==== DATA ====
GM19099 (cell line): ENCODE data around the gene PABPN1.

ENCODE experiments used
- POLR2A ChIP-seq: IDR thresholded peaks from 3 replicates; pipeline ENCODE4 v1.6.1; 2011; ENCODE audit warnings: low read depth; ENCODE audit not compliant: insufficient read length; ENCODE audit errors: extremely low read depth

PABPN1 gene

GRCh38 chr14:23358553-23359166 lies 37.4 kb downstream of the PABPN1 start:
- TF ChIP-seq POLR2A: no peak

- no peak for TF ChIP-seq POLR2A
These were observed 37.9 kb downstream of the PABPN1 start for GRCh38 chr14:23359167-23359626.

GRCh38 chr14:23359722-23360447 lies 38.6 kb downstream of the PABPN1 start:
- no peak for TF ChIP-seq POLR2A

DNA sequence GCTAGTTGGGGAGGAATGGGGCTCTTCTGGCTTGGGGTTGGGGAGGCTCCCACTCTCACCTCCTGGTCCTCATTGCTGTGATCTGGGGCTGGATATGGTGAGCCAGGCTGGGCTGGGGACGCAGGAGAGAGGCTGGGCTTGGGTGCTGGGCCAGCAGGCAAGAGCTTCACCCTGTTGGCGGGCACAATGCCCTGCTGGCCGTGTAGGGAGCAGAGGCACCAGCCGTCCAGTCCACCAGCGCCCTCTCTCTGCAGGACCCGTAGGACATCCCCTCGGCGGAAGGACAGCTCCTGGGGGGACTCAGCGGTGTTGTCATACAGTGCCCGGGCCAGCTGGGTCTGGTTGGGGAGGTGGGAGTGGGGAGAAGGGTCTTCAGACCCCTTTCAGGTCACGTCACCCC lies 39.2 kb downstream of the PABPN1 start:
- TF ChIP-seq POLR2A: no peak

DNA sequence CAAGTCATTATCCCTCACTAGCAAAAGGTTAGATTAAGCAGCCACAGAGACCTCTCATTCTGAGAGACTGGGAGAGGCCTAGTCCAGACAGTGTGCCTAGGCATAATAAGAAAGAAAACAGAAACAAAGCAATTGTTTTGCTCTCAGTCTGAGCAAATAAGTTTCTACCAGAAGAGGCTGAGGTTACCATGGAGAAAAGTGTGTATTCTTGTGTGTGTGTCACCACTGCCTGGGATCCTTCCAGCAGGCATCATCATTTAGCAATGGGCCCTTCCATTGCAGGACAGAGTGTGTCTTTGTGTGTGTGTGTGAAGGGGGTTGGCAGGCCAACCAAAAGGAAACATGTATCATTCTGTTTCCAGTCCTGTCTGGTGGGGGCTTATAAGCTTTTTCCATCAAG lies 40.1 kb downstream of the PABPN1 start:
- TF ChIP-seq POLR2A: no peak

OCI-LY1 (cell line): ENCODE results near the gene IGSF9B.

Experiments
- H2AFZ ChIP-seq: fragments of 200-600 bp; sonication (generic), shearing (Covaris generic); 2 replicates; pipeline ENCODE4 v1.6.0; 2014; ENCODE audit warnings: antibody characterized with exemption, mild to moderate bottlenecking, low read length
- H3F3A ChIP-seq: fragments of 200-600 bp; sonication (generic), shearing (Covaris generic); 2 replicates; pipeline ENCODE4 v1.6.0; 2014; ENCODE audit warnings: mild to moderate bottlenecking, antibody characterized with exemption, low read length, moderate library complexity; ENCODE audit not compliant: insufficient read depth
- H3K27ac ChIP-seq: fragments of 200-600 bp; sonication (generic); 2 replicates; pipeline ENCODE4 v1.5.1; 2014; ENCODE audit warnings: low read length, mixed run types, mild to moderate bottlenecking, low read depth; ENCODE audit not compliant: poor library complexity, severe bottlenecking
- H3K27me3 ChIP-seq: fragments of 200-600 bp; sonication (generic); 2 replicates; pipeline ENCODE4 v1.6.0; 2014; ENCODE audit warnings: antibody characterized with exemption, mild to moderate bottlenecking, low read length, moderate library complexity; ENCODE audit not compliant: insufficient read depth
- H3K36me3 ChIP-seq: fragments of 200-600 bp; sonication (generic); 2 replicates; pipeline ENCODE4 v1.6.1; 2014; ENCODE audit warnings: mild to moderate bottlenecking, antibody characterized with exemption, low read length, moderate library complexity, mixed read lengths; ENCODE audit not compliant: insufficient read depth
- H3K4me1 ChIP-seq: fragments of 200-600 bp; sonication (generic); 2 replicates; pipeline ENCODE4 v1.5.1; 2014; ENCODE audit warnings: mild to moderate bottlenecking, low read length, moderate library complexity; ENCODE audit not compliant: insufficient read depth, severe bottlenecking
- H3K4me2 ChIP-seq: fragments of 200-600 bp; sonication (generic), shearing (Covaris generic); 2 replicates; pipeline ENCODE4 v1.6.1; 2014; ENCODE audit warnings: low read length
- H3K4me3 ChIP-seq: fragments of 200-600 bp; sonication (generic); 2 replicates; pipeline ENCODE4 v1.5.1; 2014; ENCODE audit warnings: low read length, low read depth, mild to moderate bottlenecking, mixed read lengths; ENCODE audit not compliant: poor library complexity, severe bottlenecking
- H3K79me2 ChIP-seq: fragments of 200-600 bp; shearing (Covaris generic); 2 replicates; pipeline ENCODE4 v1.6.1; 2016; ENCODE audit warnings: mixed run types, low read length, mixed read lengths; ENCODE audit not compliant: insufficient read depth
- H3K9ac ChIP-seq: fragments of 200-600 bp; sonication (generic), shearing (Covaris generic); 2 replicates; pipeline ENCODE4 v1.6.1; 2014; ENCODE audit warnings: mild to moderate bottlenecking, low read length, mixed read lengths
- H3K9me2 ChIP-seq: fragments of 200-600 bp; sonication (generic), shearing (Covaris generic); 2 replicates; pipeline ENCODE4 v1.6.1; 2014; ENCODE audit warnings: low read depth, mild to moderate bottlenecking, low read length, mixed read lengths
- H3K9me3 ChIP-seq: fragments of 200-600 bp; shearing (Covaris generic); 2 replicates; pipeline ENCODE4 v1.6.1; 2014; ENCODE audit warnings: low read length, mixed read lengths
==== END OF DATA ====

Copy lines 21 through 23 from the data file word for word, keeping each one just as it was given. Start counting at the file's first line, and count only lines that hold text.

- H3K36me3 ChIP-seq: fragments of 200-600 bp; sonication (generic); 2 replicates; pipeline ENCODE4 v1.6.1; 2014; ENCODE audit warnings: mild to moderate bottlenecking, antibody characterized with exemption, low read length, moderate library complexity, mixed read lengths; ENCODE audit not compliant: insufficient read depth
- H3K4me1 ChIP-seq: fragments of 200-600 bp; sonication (generic); 2 replicates; pipeline ENCODE4 v1.5.1; 2014; ENCODE audit warnings: mild to moderate bottlenecking, low read length, moderate library complexity; ENCODE audit not compliant: insufficient read depth, severe bottlenecking
- H3K4me2 ChIP-seq: fragments of 200-600 bp; sonication (generic), shearing (Covaris generic); 2 replicates; pipeline ENCODE4 v1.6.1; 2014; ENCODE audit warnings: low read length